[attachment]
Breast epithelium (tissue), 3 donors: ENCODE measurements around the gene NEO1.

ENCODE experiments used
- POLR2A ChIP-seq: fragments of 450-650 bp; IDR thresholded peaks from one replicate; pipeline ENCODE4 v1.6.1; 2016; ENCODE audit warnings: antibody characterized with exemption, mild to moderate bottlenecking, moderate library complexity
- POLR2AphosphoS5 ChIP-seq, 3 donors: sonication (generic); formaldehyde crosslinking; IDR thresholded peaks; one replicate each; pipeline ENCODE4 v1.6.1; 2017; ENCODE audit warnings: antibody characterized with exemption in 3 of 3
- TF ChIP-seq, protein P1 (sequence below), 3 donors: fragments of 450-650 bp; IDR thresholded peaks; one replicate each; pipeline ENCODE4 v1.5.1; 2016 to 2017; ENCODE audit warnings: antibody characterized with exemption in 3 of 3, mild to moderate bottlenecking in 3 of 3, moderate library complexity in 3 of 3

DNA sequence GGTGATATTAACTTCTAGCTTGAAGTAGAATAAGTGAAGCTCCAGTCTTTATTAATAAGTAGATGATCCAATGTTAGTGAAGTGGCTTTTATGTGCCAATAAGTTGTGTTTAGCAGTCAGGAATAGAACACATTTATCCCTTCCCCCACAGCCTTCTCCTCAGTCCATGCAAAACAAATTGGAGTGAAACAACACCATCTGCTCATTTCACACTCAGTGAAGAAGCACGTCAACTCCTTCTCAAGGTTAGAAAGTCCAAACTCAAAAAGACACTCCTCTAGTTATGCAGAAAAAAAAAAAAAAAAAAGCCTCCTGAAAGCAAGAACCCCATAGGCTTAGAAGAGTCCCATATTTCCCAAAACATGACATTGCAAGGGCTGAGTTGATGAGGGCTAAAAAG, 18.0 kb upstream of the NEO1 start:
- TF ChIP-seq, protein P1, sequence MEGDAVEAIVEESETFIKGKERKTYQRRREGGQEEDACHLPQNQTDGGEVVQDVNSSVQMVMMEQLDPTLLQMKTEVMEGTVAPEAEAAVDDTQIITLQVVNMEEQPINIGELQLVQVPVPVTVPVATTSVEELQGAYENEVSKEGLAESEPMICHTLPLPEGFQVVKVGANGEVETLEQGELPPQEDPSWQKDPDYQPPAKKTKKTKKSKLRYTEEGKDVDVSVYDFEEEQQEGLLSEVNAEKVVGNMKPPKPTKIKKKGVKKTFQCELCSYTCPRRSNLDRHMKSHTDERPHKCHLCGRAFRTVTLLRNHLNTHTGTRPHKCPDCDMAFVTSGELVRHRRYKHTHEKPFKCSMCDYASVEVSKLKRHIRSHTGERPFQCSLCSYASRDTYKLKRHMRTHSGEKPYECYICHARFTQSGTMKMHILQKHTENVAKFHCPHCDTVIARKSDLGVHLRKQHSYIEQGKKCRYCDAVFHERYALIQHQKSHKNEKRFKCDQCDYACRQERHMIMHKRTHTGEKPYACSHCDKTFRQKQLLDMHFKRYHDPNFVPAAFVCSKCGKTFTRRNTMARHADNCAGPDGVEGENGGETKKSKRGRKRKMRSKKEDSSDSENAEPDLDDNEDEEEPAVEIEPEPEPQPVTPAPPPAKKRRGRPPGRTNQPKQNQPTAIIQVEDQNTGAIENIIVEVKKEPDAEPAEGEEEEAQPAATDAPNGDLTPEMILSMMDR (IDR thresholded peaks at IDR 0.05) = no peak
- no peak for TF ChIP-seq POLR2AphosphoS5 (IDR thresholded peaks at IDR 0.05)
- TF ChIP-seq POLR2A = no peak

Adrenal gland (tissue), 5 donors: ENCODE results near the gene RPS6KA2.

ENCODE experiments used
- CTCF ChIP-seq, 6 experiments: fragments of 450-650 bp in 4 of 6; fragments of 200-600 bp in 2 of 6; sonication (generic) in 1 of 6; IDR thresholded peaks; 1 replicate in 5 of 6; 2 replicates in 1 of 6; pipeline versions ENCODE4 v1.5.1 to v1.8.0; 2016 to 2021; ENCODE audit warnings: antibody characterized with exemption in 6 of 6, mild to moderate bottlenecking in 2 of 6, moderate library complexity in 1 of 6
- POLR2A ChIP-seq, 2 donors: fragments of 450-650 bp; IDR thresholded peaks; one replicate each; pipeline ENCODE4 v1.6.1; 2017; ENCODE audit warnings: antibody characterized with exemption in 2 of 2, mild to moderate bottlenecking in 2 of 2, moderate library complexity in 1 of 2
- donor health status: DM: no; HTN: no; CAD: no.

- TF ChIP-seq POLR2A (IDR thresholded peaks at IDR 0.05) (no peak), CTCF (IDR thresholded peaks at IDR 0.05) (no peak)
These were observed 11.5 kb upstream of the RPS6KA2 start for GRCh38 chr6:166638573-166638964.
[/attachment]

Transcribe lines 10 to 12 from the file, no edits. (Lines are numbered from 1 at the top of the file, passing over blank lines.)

Adrenal gland (tissue), 5 donors: ENCODE results near the gene RPS6KA2.

ENCODE experiments used
- CTCF ChIP-seq, 6 experiments: fragments of 450-650 bp in 4 of 6; fragments of 200-600 bp in 2 of 6; sonication (generic) in 1 of 6; IDR thresholded peaks; 1 replicate in 5 of 6; 2 replicates in 1 of 6; pipeline versions ENCODE4 v1.5.1 to v1.8.0; 2016 to 2021; ENCODE audit warnings: antibody characterized with exemption in 6 of 6, mild to moderate bottlenecking in 2 of 6, moderate library complexity in 1 of 6